Company A had a critical project they needed to finish for their client. This project dominated their internal planning toward the end of the third quarter and was expected to be delivered by the end of the fourth quarter.
However, Company A faced a huge problem. In mid-November, three critical workers had to take family leave. The team didn’t adequately plan for these absences, and they fell a week behind schedule. This created a stressful, suboptimal environment for everyone involved.
Thankfully, risk management offers organizations the chance to plan for occurrences just like this. Anticipating potential risks can allow organizations to ensure their projects stay on track and teams move forward successfully. Here’s what all project managers need to know about project risk management.
What is project risk management?
Project risk management is the process of identifying and planning for potential risks and obstacles that might arise during a project. No project is without risk. Identifying potential problems, the likelihood of those problems occurring, and then creating a plan to navigate those challenges can keep your project on track.
A risk is anything that can potentially derail your project and its success. By definition, risks are events that could happen. If one does materialize, it becomes an actual issue. For larger projects, risk management will likely be a more involved process of detailing plans to mitigate risks. For smaller projects, you might just list risks in terms of likelihood and potential problems.
Company A should have known that having multiple workers on leave in the middle of the project was a risk, and the project manager should have planned mitigating steps, such as cross-training other team members to fill key roles.
Types of project risks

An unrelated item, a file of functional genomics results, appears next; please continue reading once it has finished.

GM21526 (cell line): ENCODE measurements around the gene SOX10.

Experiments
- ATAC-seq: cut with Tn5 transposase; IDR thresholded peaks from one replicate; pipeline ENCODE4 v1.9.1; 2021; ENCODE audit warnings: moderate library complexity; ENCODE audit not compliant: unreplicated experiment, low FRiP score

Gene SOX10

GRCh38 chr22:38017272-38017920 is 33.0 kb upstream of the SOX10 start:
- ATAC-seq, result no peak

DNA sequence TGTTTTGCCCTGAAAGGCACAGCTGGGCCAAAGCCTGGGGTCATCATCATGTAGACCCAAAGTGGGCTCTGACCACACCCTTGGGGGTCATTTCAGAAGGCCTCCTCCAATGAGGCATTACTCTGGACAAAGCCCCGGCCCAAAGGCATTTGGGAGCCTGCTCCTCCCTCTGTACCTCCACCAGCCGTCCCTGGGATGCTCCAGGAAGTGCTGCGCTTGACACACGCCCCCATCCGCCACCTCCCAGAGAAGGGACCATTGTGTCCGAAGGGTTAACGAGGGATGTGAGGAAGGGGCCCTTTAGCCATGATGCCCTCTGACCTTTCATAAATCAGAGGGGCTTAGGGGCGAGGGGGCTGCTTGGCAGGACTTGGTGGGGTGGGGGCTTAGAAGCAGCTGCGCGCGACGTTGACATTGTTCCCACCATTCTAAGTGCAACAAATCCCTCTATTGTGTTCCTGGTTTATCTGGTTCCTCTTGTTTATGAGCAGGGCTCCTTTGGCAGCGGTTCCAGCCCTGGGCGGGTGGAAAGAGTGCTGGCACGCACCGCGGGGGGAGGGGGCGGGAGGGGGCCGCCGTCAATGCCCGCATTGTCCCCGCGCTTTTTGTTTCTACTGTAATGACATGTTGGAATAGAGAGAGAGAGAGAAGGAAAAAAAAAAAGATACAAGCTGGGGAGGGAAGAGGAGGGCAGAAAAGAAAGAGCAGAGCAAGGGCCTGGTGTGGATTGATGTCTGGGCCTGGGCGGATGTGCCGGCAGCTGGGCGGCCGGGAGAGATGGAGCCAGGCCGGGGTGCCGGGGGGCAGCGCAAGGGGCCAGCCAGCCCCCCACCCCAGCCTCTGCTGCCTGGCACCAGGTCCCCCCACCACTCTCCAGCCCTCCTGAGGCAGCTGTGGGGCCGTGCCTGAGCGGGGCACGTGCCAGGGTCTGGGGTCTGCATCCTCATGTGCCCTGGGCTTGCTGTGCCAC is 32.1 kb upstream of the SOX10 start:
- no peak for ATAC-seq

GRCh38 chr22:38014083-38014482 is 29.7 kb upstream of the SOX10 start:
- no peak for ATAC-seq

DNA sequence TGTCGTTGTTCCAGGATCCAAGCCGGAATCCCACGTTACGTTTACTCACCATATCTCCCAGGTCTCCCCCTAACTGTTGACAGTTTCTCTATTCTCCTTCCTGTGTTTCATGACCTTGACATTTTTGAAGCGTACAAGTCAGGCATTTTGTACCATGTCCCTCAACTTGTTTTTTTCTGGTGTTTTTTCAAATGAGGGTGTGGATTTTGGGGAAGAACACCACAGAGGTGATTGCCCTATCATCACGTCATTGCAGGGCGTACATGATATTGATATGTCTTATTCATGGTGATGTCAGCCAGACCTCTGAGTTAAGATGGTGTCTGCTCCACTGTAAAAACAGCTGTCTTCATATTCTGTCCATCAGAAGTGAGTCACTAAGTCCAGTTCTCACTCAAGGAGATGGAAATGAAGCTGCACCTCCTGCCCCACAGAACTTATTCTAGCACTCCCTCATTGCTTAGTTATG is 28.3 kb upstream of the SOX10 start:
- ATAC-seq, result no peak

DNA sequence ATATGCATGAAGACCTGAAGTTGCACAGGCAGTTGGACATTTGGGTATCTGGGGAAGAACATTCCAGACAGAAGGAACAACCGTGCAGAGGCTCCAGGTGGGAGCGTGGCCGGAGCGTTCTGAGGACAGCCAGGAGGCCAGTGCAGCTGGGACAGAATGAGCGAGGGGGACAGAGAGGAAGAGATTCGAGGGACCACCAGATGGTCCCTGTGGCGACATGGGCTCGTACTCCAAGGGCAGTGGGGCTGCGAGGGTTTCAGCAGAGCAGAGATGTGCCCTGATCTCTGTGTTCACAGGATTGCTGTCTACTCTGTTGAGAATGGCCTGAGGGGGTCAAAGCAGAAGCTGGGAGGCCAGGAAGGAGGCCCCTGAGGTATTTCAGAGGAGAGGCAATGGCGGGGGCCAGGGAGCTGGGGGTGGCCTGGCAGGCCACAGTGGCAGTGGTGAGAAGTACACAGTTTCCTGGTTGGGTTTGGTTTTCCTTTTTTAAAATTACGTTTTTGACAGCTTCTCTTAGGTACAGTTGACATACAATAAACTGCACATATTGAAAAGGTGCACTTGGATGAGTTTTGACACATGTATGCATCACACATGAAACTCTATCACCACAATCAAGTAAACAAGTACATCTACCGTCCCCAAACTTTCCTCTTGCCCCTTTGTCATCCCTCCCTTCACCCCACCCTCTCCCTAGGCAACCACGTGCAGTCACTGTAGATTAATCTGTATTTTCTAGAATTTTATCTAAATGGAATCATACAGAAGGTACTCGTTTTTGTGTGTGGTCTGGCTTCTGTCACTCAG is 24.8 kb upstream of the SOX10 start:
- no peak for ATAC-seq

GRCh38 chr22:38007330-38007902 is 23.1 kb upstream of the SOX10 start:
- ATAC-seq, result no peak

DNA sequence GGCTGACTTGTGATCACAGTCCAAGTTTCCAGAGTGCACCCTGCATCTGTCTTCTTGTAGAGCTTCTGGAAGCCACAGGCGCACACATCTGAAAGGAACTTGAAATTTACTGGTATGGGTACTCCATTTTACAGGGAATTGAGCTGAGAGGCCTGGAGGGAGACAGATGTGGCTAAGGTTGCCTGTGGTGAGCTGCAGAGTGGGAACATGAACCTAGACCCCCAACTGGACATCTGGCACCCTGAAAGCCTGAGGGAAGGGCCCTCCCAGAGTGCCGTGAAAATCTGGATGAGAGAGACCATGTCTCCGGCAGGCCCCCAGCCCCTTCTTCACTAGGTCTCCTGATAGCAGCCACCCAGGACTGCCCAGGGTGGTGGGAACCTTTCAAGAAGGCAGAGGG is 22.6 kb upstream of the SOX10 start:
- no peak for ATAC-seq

As you begin to outline your project plan and consider the types of risks you may encounter, you’ll find that potential problems can fall into a few categories. You can use these categories to begin your quantitative or qualitative risk analysis.
- Cost: Various factors can impact project cost and how well the project sticks to the budget. Consider how realistic the budget is, cost accountability, the cost of implementing new supporting technology, and the cost of bringing on additional team members as needed.
- Schedule: The schedule should also be a critical consideration. Remember that adding more workers will not necessarily mean the project can be completed faster. Consider factors that might affect the schedule, such as project complexity, team experience, and priorities.
- Performance: When it comes to performance, risk factors—such as poor understanding between the stakeholders, project manager, and team members—should also be considered. Poorly defined project scopes and scope creep can also impact performance.
- Testing and implementation: Testing is often carried out throughout a project’s life cycle to help the team identify problems that would impede the approval of the final deliverables. Risk assessment includes scheduling time for testing, having opportunities to improve the product, and gaining feedback throughout project development.
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5 essential steps for effective risk management